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Machine Learning and Empirical Asset Pricing

Applicant Korsaye Sofonias Alemu
Number 195068
Funding scheme Doc.Mobility
Research institution Booth School of Business University of Chicago
Institution of higher education Institution abroad - IACH
Main discipline Economics
Start/End 01.01.2022 - 31.08.2022
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Keywords (5)

Regularized Empirical Likelihood; Regularized optimal portfolio problem; Machine Learning; Market frictions; Empirical Asset Pricing

Lay Summary (Italian)

La proposta di ricerca si basa sull’attuale sforzo nella letteratura finanziaria ed in particolare quella di Asset Pricing, per affrontare la proliferazione di fattori e variabili ritenuti in grado di spiegare la variazione trasversale di rendimenti attesi. Espongo due metodi che possono alleviare la cosidetta "maledizione della dimensionalita’’ in problemi empirici di Asset Pricing. Il primo metodo permette di stimare un modello parametrico di Asset Pricing in presenza di dimensione alta di asset, mentre il secondo metodo stima invece in modo non parametrico modelli condizionali in presenza di un numero elevato di predittori.
Lay summary

In assenza di consenso su quali siano le variabili piu’ rappresentative, la proliferazione di variabili predittivi di rendimenti  pone problematiche su possibile inferenza spuria. I due metodi principalmente impiegati per identificare i predittori di rendimento nella letteratura sono regressione lineare e l’ordinamento di portafogli. Entrambi I metodi soffrono dalla cosidetta “maledizione della dimensionalita’” che rende certe metodologie inaffidabili all’aumentare della dimensione delle variabili in questione. In questa proposta di ricerca propongo nuove metodologie, basati su Machine Learning e in particolare su Random Forest, che permettono di fare analisi predittiva in modo economicamente e econometricamente significativo, anche in presenza di variabili di alta dimensione. La recente adozione relevante di metodi basati su Machine Learning in finanza e economia implica la necessita’ di trattamenti statistici adeguati basandosi sul contesto di tali metodi. Alla luce di questo obiettivo, la metodologia esposta in questa proposta di ricerca, poiche’ puo’ fare luce sulle implicazionni implicite di tali metodi, puo' avere rilevanza e impatto al di la’ di Asset Pricing.

Direct link to Lay Summary Last update: 27.06.2021

Responsible applicant and co-applicants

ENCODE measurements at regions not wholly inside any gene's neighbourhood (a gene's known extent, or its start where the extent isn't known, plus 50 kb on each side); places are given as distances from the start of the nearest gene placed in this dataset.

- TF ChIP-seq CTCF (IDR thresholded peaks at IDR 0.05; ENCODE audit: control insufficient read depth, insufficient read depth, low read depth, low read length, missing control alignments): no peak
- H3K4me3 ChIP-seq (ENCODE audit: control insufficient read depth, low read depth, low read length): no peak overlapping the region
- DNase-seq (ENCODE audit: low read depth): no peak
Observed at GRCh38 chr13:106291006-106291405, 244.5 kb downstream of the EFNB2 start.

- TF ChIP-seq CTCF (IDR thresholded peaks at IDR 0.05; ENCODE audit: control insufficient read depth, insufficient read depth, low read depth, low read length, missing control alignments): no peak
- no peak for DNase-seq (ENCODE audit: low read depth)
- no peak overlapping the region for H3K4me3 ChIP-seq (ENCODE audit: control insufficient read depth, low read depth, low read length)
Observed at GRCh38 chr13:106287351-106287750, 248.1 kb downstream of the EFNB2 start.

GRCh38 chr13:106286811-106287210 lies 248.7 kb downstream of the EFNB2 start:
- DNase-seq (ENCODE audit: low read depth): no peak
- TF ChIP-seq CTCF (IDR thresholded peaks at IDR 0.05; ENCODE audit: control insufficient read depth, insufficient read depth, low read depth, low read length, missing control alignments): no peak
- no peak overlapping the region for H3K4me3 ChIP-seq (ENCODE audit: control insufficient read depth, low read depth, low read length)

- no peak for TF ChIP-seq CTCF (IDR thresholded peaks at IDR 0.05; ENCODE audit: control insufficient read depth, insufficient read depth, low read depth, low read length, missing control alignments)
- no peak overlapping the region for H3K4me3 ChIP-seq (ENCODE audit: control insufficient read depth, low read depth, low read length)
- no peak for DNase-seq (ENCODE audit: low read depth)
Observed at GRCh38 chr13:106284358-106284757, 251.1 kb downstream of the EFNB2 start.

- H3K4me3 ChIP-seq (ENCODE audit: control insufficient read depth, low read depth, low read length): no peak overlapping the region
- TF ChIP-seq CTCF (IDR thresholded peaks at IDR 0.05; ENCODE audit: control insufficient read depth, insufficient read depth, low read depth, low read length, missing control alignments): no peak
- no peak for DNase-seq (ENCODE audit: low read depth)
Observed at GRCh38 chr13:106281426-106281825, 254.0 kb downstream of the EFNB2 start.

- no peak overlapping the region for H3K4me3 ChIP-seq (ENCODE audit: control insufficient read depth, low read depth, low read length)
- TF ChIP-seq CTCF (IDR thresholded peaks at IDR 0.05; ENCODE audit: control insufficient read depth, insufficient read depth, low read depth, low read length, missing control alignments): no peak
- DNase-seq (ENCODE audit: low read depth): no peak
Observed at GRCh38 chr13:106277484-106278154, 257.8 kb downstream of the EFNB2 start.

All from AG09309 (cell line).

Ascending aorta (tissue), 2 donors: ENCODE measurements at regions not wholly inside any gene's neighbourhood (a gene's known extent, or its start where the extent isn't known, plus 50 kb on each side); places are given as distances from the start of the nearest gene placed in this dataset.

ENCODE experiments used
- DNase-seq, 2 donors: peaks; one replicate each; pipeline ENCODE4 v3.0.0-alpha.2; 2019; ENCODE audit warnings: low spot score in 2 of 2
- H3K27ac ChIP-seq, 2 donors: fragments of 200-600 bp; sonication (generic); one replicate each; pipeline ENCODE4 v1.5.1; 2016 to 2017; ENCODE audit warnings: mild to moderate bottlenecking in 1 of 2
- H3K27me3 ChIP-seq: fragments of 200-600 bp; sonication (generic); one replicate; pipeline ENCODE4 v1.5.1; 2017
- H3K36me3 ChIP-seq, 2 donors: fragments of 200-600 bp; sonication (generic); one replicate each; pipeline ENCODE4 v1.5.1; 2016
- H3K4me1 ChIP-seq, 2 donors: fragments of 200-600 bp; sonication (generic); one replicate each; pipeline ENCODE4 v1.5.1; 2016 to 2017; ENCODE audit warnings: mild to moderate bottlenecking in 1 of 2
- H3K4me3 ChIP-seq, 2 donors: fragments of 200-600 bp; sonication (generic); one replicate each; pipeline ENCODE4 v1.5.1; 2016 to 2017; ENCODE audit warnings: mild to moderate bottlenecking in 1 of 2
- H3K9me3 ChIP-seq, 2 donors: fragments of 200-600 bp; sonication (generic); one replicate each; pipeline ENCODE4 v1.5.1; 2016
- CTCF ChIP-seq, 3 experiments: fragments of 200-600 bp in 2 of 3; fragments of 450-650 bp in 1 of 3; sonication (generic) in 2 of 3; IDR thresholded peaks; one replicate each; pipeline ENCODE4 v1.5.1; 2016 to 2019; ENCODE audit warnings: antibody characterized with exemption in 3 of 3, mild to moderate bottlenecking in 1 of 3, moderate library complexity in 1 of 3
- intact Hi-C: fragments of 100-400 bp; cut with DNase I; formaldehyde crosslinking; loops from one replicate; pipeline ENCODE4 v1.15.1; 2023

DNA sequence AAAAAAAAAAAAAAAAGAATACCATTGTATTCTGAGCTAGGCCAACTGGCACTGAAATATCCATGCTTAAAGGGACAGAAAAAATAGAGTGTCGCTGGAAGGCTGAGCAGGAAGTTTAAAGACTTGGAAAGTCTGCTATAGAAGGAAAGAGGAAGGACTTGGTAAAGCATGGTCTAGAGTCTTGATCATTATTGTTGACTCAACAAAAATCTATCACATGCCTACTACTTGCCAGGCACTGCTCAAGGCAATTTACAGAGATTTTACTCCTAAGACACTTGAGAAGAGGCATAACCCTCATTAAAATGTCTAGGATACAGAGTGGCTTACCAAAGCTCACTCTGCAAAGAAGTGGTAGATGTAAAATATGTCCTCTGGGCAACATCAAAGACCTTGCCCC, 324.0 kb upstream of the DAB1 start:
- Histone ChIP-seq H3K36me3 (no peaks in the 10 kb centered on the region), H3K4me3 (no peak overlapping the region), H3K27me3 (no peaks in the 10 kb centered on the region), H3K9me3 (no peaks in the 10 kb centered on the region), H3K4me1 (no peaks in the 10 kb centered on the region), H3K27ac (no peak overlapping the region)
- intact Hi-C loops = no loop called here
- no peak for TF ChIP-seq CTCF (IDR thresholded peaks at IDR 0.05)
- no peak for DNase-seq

This project builds upon the current effort in providing methods in Asset Pricing literature to address the proliferation of factors considered to have explanatory power for the cross-section of expected returns.In absence of consensus on which are the most representative variables, such proliferation poses series concerns over possible spurious inference and data mining. Cochrane (2011) advocates the need for ”different methods”, beyond the standard approaches, to address the issue of ”zoo of new variables”. The two mainly employed standard methods to identify return predictors are linear regression of returns on relevant characteristics, implying thus a linear relation between returns and factors, and characteristic-based portfolio sorts. Both methods suffer from the ”curse of dimensionality”. As the number of characteristics increases, the first method is prone to poor estimates and invalid inference, the second method instead implies an exponential growth of the number of sorted portfolios. A common approach in empirical asset pricing literature to alleviate the curse of dimensionality is through regularization techniques, borrowed often from the Statistics and Machine Learning literature, eg. Lasso, Elastic Net, etc., which induce variable selection (sparsity) and hence dimension reduction. This allows to do both model selection and cross-sectional return prediction. Nevertheless, this procedure is subject to two main issues. First, consistency in model selection is often obtained under strong assumptions, eg. beta-min and representable conditions, see Buhlmann and Van De Geer (2011), which are difficult to motivate in some contexts. Second, unless some correction mechanisms are applied, the inference based on these estimation methods are often spurious, see Chernozhukov, Chetverikov, Demirer, Duflo, Hansen, Newey, and Robins (2018) and references therein. Taking into consideration these issues, the literature cannot but benefit from a thorough econometric analysis when such Machine Learning techniques are employed in asset pricing problems.Having this objective, I lay out two methods in this proposal that can alleviate the curse of dimensionality in Empirical Asset Pricing setups. The first method allows to estimate a parametric Asset Pricing model in presence of large cross-section of assets. The second method instead estimates nonparametrically a conditional Asset Pricing model in presence of a large number of return predictors. My confidence of developing, in reasonable amount of time, economically meaningful and econometrically reliable Machine Learning procedures based on these two methods derives from related theories developed in my previous papers and recent Statistical Learning literature. I believe that the success of the research plan can have impacts in beyond Asset Pricing and Finance literature, as the generality of the proposed methods allows implementations to a broader research areas and applications.